I Am Moving Out

Author: Todd Christiansen | Category: Tenants

So what do you do when a tenant calls and says “I am moving out” and it is in the middle of the lease?  Maybe they can’t afford the place any more, maybe the couple is breaking up, maybe the roommates are splitting up.  Hopefully they give you some notice, but often it is very shortly before the next month’s rent is due.  How do you handle this?

This can be very frustrating as a landlord.  The tenant is breaking the lease with little or no concern about the results or bind that they are putting you in.  While you may not want to hear my answers, this may be the most practical and efficient way to handle this.  I think you need to let them go, but act quickly to do damage control.  You can’t force them to stay in the property and they are going to do what they are going to do.  Better to move fast, get them out (or make other arrangements) and then get a new tenant in there to minimize your lost rent.

In a roommate situation, see if the other roommate(s) want to stay.  If they do, can they find a replacement roommate?  Don’t give them months, give them days to find someone.  If they can’t or don’t want to, everyone has to go.  Many landlords have made the mistake of allowing the remaining tenant(s) to stay in the property and pay just their portion of the rent.  Just give the remaining roommates a couple days to decide if they want to stay and pay the full portion of the rent, they want to find a new roommate or go.  If they can’t decide, give them notice that they most go quickly otherwise you will be forced to evict them (as I assume they will only send you their remaining portion of the rent).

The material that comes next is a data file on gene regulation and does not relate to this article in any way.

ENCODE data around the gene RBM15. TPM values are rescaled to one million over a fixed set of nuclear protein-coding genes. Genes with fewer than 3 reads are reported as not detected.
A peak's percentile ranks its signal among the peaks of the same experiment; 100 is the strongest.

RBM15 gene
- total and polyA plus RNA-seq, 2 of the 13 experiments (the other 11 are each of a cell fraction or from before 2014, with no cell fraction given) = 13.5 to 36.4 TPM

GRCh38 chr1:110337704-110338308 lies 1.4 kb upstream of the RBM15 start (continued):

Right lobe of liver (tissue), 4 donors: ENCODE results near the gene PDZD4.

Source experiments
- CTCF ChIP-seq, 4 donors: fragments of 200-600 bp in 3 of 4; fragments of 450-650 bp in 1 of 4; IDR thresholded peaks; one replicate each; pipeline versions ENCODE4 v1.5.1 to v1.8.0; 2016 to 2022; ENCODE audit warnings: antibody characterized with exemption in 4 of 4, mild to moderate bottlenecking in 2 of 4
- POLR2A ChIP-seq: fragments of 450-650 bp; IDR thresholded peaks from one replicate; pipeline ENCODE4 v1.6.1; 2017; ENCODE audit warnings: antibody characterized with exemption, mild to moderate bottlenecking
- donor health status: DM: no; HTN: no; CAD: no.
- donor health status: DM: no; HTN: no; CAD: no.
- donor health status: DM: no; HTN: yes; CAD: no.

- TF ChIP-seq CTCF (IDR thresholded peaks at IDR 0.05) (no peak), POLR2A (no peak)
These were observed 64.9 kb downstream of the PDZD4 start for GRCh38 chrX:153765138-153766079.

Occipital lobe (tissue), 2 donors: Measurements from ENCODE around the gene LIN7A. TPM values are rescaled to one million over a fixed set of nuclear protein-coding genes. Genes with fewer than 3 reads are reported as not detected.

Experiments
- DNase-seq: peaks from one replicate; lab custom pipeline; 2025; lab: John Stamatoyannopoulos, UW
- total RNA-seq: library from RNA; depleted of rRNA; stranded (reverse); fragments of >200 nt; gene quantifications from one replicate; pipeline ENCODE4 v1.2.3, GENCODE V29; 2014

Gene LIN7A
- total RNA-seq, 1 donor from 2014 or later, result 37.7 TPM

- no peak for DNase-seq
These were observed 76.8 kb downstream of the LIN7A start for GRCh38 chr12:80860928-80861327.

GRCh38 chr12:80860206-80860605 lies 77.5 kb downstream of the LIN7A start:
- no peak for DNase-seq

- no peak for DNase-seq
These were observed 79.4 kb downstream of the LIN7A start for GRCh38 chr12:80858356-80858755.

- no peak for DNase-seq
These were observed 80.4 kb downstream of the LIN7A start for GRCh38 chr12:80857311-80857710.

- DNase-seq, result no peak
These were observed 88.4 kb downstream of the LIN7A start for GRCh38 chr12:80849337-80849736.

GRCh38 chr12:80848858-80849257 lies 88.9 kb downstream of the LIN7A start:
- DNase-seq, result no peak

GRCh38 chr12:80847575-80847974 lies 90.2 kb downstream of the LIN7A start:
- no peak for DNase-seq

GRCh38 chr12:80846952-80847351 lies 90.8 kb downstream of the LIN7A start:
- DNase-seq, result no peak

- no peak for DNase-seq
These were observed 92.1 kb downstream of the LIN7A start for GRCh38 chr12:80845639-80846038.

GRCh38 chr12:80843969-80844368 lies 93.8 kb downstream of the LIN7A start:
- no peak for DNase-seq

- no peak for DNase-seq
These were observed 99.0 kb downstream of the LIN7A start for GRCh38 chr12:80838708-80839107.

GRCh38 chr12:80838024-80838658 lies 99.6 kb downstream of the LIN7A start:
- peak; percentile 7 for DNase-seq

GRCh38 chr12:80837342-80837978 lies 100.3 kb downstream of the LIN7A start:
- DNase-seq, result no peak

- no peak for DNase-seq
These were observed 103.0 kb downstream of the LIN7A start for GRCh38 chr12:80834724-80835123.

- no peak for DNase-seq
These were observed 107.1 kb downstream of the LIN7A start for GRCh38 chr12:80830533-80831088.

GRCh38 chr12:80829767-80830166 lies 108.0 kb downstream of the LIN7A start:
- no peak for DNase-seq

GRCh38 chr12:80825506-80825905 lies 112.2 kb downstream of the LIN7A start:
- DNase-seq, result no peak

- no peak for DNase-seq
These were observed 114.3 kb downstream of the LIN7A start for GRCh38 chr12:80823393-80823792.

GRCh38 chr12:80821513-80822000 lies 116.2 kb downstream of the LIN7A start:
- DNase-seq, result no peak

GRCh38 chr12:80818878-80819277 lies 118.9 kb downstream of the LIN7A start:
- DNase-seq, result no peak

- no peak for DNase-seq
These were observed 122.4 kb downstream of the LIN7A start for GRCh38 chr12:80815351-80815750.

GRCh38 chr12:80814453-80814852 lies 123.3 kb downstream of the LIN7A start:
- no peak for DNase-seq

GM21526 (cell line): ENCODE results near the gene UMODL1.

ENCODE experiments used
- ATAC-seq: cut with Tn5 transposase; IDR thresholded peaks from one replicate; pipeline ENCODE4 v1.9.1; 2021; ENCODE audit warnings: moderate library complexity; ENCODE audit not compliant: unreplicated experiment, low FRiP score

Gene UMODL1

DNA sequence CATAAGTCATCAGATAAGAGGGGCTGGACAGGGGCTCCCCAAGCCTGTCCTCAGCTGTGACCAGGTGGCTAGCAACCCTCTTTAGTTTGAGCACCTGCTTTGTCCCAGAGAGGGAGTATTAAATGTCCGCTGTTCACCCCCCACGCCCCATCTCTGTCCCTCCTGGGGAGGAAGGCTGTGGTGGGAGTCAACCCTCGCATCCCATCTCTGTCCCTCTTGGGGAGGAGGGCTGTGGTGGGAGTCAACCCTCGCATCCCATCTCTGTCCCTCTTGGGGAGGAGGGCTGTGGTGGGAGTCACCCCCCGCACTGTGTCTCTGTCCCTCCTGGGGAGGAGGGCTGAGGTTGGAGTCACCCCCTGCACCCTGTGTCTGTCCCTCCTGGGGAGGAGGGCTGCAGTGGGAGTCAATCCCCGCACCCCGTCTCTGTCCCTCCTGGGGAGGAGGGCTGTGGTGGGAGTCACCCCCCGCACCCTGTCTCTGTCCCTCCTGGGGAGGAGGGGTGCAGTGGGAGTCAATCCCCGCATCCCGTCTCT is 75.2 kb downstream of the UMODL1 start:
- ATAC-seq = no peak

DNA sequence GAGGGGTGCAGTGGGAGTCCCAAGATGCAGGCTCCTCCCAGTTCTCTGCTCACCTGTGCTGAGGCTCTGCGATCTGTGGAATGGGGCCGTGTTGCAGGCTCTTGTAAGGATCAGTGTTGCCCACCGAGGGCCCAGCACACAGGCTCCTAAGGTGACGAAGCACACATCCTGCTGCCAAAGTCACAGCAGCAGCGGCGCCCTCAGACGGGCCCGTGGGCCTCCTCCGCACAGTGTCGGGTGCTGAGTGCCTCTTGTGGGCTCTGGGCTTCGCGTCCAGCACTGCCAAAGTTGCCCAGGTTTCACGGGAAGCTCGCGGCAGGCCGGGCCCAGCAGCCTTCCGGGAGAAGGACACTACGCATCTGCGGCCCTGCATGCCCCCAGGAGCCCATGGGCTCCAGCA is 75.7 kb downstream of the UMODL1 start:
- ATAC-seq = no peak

If the tenant is not determined to leave, but just being wishywashy, argue with them.  Ask why they need to leave and convince them to stay.  I swear that some tenants just need drama in their lives and they are never going to be happy anywhere.  I had a tenant once say that they needed a cheaper place to live (they were paying $1200 per month).  After grilling her for a while, I asked if I could discount the rent, would she stay.  She said if I could drop the price $50 per month that she would stay.  Ummmm, let me think ($600 per year discount versus the possibility of having a vacant unit at $1200 per month).  Yeah, I will take that deal.

You can certainly threaten or even file an eviction, but I would argue that is just spending extra money on a problem that you already know the outcome to. Alternatively, if you believe the tenant may not move out or if the roommates are not going to get out, you will want to file an eviction to avoid a hold-over tenant situation.  I had a time when a tenant said she was moving out, but when she went to look for a new apartment, she couldn’t find one and then stayed past when she said she would be out.  Sometimes an eviction letter may be enough to let them know that you are serious about pursuing them if they don’t move out as planned.  The fear of having an unlawful detainer may be a good motivator.

Ultimately, you will need to use whatever resources and strategies you can think of to get this situation fixed.  There really isn’t any one-size fits all.

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